Is the refusal to take a breathalyzer test a criminal offense?

While you’re at the wheel of your vehicle or simply inside it, a peace officer stops you and asks you to submit to a breath alcohol test. Do you have the right to refuse? What are the consequences of refusing to blow into an approved screening device?

Refusal according to the Criminal Code

The violation established in Section 320.15 (1) of the Criminal Code contains several important elements that must be clearly defined. The section reads as follows:

320.15 (1) Failure or refusal to comply with demand

Everyone commits an offence who, knowing that a demand has been made, fails or refuses to comply, without reasonable excuse, with a demand made under section 320.27 or 320.28.

Section 320.27 deals with verification of the presence of alcohol or drugs, whether through a physical coordination test, samples of the individual’s breath or samples of a bodily substance to be analyzed. It reads as follows:

320.27 Testing for presence of alcohol or drug

If a peace officer has reasonable grounds to suspect that a person has alcohol or a drug in their body and that the person has, within the preceding three hours, operated a conveyance, the peace officer may, by demand, require the person to comply with the requirements of either or both of paragraphs (a) and (b) in the case of alcohol or with the requirements of either or both of paragraphs (a) and (c) in the case of a drug:

(a) to immediately perform the physical coordination tests prescribed by regulation and to accompany the peace officer for that purpose;

(b) to immediately provide the samples of breath that, in the peace officer’s opinion, are necessary to enable a proper analysis to be made by means of an approved screening device and to accompany the peace officer for that purpose;

(c) to immediately provide the samples of a bodily substance that, in the peace officer’s opinion, are necessary to enable a proper analysis to be made by means of approved drug screening equipment and to accompany the peace officer for that purpose.

What you should know about refusing to take a breathalyzer test

    1. The peace officer who has reasonable grounds to suspect the presence of alcohol in your blood will order you to provide a breath sample by blowing into an approved screening device, whether you’re the driver of the vehicle or the person who has possession and control of the vehicle.
    2. The officer isn’t obligated to follow an official formula when ordering you to submit to the test. What matters is that you understand that you don’t have a choice and that you must comply. The officer also isn’t obligated to inform you that failure to comply will bring about charges of refusal.
    3. For the order to be valid, the officer’s suspicions must exist at the time the officer gives you the order. It is recognized that the simple presence of alcohol on a driver’s breath is sufficient cause for reasonable suspicion.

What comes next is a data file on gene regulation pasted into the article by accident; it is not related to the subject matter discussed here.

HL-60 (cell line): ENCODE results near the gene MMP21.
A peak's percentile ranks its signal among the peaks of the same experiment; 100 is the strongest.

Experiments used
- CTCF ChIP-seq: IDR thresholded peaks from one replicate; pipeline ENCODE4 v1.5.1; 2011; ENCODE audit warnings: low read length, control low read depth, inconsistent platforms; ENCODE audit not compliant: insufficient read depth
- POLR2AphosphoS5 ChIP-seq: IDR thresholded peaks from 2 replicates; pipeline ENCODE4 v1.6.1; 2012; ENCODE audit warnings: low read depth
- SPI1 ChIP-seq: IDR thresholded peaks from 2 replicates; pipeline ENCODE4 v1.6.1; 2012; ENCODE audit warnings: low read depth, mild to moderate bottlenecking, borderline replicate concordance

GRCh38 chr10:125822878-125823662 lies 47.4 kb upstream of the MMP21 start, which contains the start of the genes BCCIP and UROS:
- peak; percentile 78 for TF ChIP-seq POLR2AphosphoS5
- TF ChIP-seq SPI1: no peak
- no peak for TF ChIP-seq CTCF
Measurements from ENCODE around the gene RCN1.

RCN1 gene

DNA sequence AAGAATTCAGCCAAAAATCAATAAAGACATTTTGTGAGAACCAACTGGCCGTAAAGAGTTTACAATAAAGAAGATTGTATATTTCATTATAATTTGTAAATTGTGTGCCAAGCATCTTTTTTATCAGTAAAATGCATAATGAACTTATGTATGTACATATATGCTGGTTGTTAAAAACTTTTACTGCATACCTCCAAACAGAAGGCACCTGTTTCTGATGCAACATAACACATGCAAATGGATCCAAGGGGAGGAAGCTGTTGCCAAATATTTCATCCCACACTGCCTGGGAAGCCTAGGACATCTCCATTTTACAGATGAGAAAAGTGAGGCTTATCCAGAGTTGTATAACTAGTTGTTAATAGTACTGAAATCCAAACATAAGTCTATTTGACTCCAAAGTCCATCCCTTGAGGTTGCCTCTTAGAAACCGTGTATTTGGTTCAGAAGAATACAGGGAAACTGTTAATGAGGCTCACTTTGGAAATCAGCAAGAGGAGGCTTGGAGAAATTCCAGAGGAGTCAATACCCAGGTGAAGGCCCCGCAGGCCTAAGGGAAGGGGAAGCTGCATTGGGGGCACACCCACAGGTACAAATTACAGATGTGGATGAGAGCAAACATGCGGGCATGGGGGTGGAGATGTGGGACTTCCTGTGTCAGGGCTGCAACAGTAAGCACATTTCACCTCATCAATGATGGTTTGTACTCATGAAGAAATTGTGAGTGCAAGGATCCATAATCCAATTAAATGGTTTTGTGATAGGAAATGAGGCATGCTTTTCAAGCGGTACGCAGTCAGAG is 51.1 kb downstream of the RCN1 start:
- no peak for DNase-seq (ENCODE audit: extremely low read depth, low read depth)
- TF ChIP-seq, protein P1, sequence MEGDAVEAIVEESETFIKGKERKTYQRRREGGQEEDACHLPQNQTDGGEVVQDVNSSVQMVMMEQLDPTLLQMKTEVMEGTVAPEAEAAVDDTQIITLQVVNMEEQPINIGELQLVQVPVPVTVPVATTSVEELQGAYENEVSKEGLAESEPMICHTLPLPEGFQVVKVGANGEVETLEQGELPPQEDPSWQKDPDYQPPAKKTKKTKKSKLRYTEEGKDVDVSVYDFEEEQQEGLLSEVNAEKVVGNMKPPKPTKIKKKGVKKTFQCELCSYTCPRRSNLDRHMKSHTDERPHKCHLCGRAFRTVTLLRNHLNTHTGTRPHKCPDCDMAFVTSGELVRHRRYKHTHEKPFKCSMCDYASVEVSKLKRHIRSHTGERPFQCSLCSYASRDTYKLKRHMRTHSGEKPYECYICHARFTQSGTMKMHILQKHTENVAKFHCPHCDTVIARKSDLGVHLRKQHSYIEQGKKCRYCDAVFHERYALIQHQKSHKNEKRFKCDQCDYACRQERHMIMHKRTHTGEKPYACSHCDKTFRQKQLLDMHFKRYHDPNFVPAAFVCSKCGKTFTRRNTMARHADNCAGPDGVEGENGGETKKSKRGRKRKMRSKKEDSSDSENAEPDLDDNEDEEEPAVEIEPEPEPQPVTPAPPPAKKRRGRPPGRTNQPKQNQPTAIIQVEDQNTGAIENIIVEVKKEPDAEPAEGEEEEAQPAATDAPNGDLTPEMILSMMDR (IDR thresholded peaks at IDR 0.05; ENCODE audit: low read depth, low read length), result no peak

4. According to the instructions of the Supreme Court, reasonable suspicion may not be based simply on the peace officer’s intuition. Reasonable suspicion represents a reasonable possibility, whereas reasonable grounds correspond to a reasonable probability. Therefore, the criterion is less rigorous at this stage of reasonable suspicion.
    5. The order must be given immediately or as soon as possible after the peace officer has grounds to suspect the presence of alcohol in your body. But make no mistake about it. While this generally signifies “right away,” “in the field” or “within a short period,” in exceptional cases, a brief waiting period may be justified.
    6. During the short delay between the time you’re stopped and the time the breathalyzer test is administered, you aren’t allowed to invoke your right to an attorney because of the nature and brief character of this type of roadside police investigation. This is why the procedure must remain brief in order to fulfill the condition of immediacy as established in Section 320.1 (1) of the Criminal Code.
    7. The refusal to obey may be proven by your words or it may be deduced from your behavior. Therefore, it is strongly discouraged to try to outsmart the test by pretending to blow, as you’ll risk being found guilty of refusal by the court. In my experience, the most common inappropriate behaviors include the following:
      • Tightening one’s lips
      • Placing one’s tongue or teeth on the end piece
      • Blowing so feebly that the device indicates insufficient flow
      • Blowing too hard
      • Inhaling from the device instead of exhaling into it
  1. It’s up to the Crown to prove beyond a reasonable doubt that you unequivocally refused to obey the order and that you had the intent to refuse.
  2. During the legal proceedings, the judge must be convinced that the lack of results on the approved screening device following your attempts to blow into it were, in fact, the result of your refusal to provide the breath sample and not because the device malfunctioned.
  3. Depending on the circumstances mentioned above, the judge may infer the intent of your behavior, as one generally expects the consequences of one’s actions.

Establishing the intent to refuse

It’s important to understand that the intent to refuse to submit to an order is one of the essential elements that the Crown must establish beyond a reasonable doubt and that this element must not be confused with the defense of a reasonable excuse, which can be pleaded during legal proceedings. It’s well-established by legal precedent that intoxication may not be used as a defense for getting out of charges of failure or refusal to comply pursuant to Section 320.15 (1) of the Criminal Code.

We’ll revisit the topic of reasonable excuses in a separate article and explain how these can be raised before the court in order for a defendant to be acquitted of charges of refusal.

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